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Corfu Music: Philharmonics in the Streets of Greece

  • Eva Makris
  • 4 July 2011

With influences from Italy, France, Great Britain and mainland Greece, the musical of Corfu is full of surprises.

Walking through the narrow alleys – the candounia – of Corfu Town, you may suddenly stumble across a spontaneous string quartet playing local traditional songs, you will hear through open widows the sounds of children practicing their musical instruments or, when driving in the countryside, you may have to pause while one of the island’s many brass bands crosses the road accompanying a local celebration or funeral.

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In Corfu, Greece, a marching band celebrates a feast day, or panigyri, with a musical procession through the streets. Photo courtesy of Lenka Maggie Janíková

Musical Origins

As prized colonies under Venetian rule for over 400 years, Corfu and the other Ionian Islands experienced a unique set of cultural influences and musical traditions that differed from those of the rest of Greece, which during the same period was occupied by the Ottoman Empire.

On Corfu, music flourished especially in the 18th and 19th centuries, a period of time during which many of the greatest guitar and mandolin songs originated. It was also during this time, after the Corfiots had acquired a taste for opera from the Venetians, that the first Greek opera was composed by Corfiot music-man Spyros Xyndas. In 1720, the local loggia of the Teatro San Giacomo was turned into an opera theatre, although it has operated since 1903 as the island’s Town Hall.

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The philharmonic group from the village of Kapodistrias performs in the street during the village's annual feast day, or panigyri. Children grow up with a tradition of orchestral music and almost everybody is able to play an instrument. Photo courtesy of Sandra Broedner

Other distinguished Corfiot composers were Spyros Samaras, writer of the Olympic Hymn first played at the Olympic Games of 1896 in Athens, and Nikolaos Mantzaros, who set music to poet Dionysios Solomos’ Hymn to Liberty, which became the Greek National Anthem in 1864. Mantzaros was also the founder of the first modern school of music in Greece. Today, there is a music department at the local Ionian University and also a high school for music.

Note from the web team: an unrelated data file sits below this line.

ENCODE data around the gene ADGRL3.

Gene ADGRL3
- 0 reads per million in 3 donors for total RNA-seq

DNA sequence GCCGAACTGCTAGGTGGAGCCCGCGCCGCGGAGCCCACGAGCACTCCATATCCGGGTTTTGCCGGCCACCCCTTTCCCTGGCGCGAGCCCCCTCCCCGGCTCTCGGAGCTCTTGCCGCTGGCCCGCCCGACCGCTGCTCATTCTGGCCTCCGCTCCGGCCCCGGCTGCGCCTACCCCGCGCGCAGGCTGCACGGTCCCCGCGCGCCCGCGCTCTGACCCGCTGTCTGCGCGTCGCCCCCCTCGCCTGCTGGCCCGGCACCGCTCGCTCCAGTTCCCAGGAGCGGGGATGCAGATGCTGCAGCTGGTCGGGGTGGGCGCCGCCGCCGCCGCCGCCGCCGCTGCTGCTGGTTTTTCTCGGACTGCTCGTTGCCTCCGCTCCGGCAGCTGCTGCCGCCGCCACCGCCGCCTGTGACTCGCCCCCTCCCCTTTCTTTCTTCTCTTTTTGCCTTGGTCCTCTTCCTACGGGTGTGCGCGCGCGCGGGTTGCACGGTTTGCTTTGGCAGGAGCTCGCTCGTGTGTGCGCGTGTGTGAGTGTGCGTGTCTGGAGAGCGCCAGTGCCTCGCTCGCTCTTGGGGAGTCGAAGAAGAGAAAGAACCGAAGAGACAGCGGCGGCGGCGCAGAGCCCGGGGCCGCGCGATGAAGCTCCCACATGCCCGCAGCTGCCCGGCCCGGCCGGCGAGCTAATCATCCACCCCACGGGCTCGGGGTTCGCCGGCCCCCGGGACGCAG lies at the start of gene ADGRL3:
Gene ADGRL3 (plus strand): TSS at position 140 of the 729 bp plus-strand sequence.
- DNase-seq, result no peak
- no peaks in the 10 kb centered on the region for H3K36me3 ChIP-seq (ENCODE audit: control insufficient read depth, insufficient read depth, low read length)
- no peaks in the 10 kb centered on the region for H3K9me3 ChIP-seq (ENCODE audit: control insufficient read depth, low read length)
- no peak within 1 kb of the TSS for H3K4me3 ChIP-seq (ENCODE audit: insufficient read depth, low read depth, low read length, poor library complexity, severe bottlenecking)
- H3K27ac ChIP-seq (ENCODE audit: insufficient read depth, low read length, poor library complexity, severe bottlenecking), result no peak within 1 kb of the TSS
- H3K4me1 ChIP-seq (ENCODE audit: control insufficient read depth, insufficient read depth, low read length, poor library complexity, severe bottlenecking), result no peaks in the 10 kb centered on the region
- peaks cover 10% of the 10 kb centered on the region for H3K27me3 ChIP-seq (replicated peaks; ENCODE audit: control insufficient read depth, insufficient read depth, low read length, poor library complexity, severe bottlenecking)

Orchestral Roots

The deep-seated and unique music traditions of this amazing island are seen at their best during the Greek Orthodox Easter. Corfu wouldn’t be the most popular Easter destination in Greece without its philharmonic orchestras, an inseparable part of the celebrations.

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The Liapades Philharmonics play for the traditional Easter Parade in Corfu Town, Greece. Many Corfiot villages have their own philharmonic societies, so currently there are 17, each with its own identifiable colours. Photo courtesy of Lenka Maggie Janíková

The first Philharmonic Society was founded in 1840, followed by the Mantzaros Philharmonic in 1890. The island now has an amazing 17 philharmonic societies, including three in Corfu town, and over 80 orchestras, both professional and amateur. During the summer months you can listen to their open-air concerts all over the island, but especially in Corfu Town.

Music Today

Music still has an important role in Corfiot everyday life. During the summer months, this becomes particularly apparent to every visitor who comes across a panigyri. Nearly every village has a panigyri,  or local feast day honouring a saint. It is an unforgettable experience during which the locals sing and dance to popular Greek songs from early evening until late, while lambs roast on spits and local wine flows.

If you prefer modern Greek or international music, local artists promise phenomenal performances. For many years, July has been a month full of concerts, seminars and discussions organised by the Corfu Festival committee, including the popular Ionian Concert series, which gives visitors the chance to watch performances from various genres. Winds and percussion, global traditions, jazz and classical music are just some of the choices, with performers from Greece, Europe, the U.S. And even Asia.

It’s all part of a top-quality musical experience and the concerts take place within the historic surroundings of Corfu town. The main venue for the festival is the auditorium of the beautiful Ionian Academy, which was the first university in Greece. Open-air performances are mostly held in front of St. George’s Church at the Old Fortress.

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Inside the church of St. George in the Old Fortress of Corfu Town, Greece, a concert is given by the symphonic orchestra and vocal ensemble of the Ionian University. Photo courtesy of Ioannis Tryfonas

Corfu’s rich musical traditions have also had an impact beyond the island’s shores. One of Greece’s most popular actresses and singers, Rena Vlahopoulou, was born on Corfu, as was today’s pop superstar Sakis Rouvas.

Be sure to check in with the whl.travel team at Corfu-hotels.travel for more expert local advice on travel in Corfu.

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Eva Makris

Eva Makris is a Swedish citizen who has lived on the island of Corfu, Greece, for over 20 years. She has two children. As an amateur painter and photographer, she especially enjoys the lush nature, the crystal-blue sea and the incredible light. Since 2011 she has worked as a supervisor at Corfu Sunspots Travel, the whl.travel local connection on Corfu.
Eva Makris
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Europe, festivals & events, fine arts, Greece, islands, local knowledge, music, personal experience, Southern Europe, whl.travel,

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